"Skamania Pinnacle" (West Ridge of Adams)

"Skamania Pinnacle" (West Ridge of Adams)

Page Type Page Type: Mountain/Rock
Location Lat/Lon: 46.20345°N / 121.52372°W
Additional Information Elevation: 8920 ft / 2719 m
Sign the Climber's Log


Advisory Note: It can be difficult to reconcile my trail junctions mentioned below with reality. There were a number of junctions. Some were seen outright, some were missed, and some were snow-covered. This report may be helpful. It also describes the continuation to the summit of Mt. Adams.

This is a description for a route to the highpoint of Skamania County, which, with one failing swoop on May 18, 1980, transferred itself 25 miles eastward and 740 feet downward to the west slopes of Mt. Adams. Pop goes the Weasel!

The county highpoint has been called "Skamania Pinnacle" even though there really isn't a pinnacle there. The highpoint is what's called a 'liner' because it resides on a county line. That is, just beyond the county line the terrain continues to rise (in this case into Yakima County). And so, by virtue of the lay of the land on this side of Mt. Adams, the highpoint of Skamania County occurs where the county line meets the highest contour on the volcano's West Ridge. This highest contour is 8,920+ ft.

With modern-day GPS units--especially the more powerful/accurate ones--the exact location of the contour-county line touch (tangent) point can be determined with reasonable certainty. But you can never quite know if you're at the exact highpoint. There are no survey marks (and we saw nary a cairn nor register). The best thing to do is to continue climbing up the crest of the West Ridge, passing through 8,920 ft en route, then turn around and come back.

Approach Options

There are a number of approaches to the highpoint. A popular route is from the southwest via the Stagman Ridge Trail. See here for some other trip reports. For this route page I will only be describing a route from the direct west via the Table Mountain Trail between Twin Falls Creek and No Name Creek. I believe this route is the shortest of them all and can be done in a day no problem. Recommend a bike and a GPS unit. The bike is useful for the first two miles of trail. The GPS is useful for the confusing forested and undulating terrain after you leave the trail but before you burst out to the alpine. It can also be useful in a whiteout.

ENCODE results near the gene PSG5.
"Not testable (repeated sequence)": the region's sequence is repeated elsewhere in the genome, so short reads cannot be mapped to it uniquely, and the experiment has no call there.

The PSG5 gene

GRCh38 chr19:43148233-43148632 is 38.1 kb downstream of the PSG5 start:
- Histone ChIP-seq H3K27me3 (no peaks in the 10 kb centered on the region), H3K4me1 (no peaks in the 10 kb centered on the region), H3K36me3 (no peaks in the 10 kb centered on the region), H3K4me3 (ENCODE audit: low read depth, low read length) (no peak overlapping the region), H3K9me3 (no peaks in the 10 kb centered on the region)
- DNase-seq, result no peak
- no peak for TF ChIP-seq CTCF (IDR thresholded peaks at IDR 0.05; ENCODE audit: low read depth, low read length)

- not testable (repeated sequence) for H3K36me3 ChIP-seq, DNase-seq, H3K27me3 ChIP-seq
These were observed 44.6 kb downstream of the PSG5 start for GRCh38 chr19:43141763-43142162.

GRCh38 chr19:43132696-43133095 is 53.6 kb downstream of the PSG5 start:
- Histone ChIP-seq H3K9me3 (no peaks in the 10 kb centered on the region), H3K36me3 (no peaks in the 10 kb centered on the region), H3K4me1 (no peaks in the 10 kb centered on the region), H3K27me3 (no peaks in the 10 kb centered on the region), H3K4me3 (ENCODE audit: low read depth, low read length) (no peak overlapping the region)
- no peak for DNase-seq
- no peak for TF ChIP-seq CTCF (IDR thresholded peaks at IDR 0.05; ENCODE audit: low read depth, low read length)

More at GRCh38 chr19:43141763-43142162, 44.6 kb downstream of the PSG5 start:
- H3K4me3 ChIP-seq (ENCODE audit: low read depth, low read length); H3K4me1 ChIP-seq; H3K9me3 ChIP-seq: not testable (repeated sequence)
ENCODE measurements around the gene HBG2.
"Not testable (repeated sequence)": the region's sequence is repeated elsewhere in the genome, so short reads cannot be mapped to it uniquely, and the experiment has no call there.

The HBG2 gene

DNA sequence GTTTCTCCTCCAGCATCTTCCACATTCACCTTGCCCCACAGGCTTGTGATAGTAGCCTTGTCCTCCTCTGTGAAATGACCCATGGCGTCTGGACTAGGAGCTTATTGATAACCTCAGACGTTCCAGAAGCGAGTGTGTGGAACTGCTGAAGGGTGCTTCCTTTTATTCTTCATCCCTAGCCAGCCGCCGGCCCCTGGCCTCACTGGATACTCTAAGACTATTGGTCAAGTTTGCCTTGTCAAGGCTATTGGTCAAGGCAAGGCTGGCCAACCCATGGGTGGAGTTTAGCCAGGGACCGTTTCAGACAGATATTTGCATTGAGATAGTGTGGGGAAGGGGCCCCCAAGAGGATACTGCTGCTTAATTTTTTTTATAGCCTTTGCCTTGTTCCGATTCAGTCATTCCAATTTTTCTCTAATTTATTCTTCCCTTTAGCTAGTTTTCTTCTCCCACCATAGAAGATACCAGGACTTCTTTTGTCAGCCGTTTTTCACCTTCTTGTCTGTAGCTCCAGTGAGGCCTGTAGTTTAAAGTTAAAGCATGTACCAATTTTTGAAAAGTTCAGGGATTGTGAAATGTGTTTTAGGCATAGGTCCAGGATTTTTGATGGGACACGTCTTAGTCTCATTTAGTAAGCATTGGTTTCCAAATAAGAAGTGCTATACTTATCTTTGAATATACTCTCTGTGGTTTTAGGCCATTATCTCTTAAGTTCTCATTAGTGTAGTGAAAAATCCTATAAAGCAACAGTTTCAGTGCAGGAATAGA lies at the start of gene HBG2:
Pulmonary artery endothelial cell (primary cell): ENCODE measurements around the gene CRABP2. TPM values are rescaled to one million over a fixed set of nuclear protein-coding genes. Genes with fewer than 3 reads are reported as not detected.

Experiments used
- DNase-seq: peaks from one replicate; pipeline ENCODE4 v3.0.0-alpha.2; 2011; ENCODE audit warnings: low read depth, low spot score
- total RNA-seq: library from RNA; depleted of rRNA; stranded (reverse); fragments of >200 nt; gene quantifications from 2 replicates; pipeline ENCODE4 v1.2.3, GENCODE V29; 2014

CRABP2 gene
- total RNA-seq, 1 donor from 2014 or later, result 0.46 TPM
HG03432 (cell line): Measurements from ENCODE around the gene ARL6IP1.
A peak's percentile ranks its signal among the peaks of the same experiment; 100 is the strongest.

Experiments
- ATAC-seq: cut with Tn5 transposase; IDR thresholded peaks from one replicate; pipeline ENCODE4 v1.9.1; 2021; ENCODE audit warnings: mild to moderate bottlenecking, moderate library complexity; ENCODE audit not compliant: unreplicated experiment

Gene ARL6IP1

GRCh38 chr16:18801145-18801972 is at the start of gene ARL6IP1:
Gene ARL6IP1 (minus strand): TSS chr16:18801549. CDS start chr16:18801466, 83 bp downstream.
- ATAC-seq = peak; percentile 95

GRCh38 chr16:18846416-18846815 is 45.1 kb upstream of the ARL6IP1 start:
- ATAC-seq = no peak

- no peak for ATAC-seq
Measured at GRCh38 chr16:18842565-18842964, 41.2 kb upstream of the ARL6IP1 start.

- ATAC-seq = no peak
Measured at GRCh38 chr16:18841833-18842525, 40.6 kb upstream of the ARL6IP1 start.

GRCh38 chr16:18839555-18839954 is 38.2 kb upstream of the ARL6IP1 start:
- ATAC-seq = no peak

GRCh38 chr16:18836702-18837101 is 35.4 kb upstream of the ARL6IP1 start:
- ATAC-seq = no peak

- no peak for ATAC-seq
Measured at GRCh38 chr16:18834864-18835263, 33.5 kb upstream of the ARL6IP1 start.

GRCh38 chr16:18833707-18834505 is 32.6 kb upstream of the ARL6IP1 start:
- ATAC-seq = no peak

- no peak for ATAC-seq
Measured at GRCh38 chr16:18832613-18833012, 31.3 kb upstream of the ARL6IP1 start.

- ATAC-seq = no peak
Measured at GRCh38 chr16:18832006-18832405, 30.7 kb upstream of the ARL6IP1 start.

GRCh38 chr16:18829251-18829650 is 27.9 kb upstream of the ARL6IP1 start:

Pre-map the route
It may be a good idea to input the route on a GPS (using waypoints) in advance and use these to steer yourself. This saved Don and me a lot of time and bewilderment--especially on return.

Table Mountain Trail

Drive FR-23 past the west side of Mt. Adams. The unmarked trailhead is located halfway between mileposts 37 and 38. Elevation is ~3,660 ft.

The trail rises moderately (bike pushing territory) for the first couple of miles and eventually reaches a junction at ~4,800 ft in a boggy area (or dry in summer). Head east (left) at the junction. The trail climbs more steepily after the junction in a few switchbacks with roots. Pushing bikes through here will seem exasperating but it is worth it for that serveral hundred yards because the trail flattens out again afterward for another half-mile to another boggy area at ~5,200 ft. Eventually the trail crosses a meadow and fades or makes other junctions that won't be going in your direction eastward to Mt. Adams.

At about 5,400 ft the trail junctions with the trail to Riley Camp then junctions with the PCT closely southwest of Burnt Rock (6,000+ ft). Burnt Rock won't be too visible here as you will still be in the light forest. You won't be using the PCT.

The Cross-Country Part

Leave the trail where it meets the PCT and keep ascending progressively more open slopes eastward. The trees end for good at about 6,200 ft, at which point there are a myriad of knobs, swales, ridges, and hollows that will force zigs and zags. In early season snow will ease progress across pumice. In late summer the pumice may punish.

Eventually you will be able to see the objective West Ridge high up the mountain. This ridge is distinguished by its deeply undercut north side (freeze-thaw nivation?) hanging over the deep cirque of the Pinnacle Glacier. The county highpoint is located just down the ridge (west of) the undercut part. There is a constant rain of small rocks from this undercut that stirs enough dust into the air to dirty the ridge at about 9,300 ft. In early season the snow will be liberally dusted on the ridge there.

The routes to the highpoint are many. In a whiteout a good option is to adjust your bearing slightly north of due east so as to meet the south fringe of the Pinnacle Glacier (no crevasses at fringe) and take it up the ridge. There is one section where the ridge rises steeply enough to be considered Class 3. You can avoid this by swinging rightward (the left side is more exposed). The final few hundred yards are tedious but inconsequential.

Time = 5-7 hours depending on fitness, 3-4 hours down depending on whether you used a bike or not
Gain = ~5,300 ft
Distance = 6-7 miles depending on how direct your route is

Continuing to the Summit?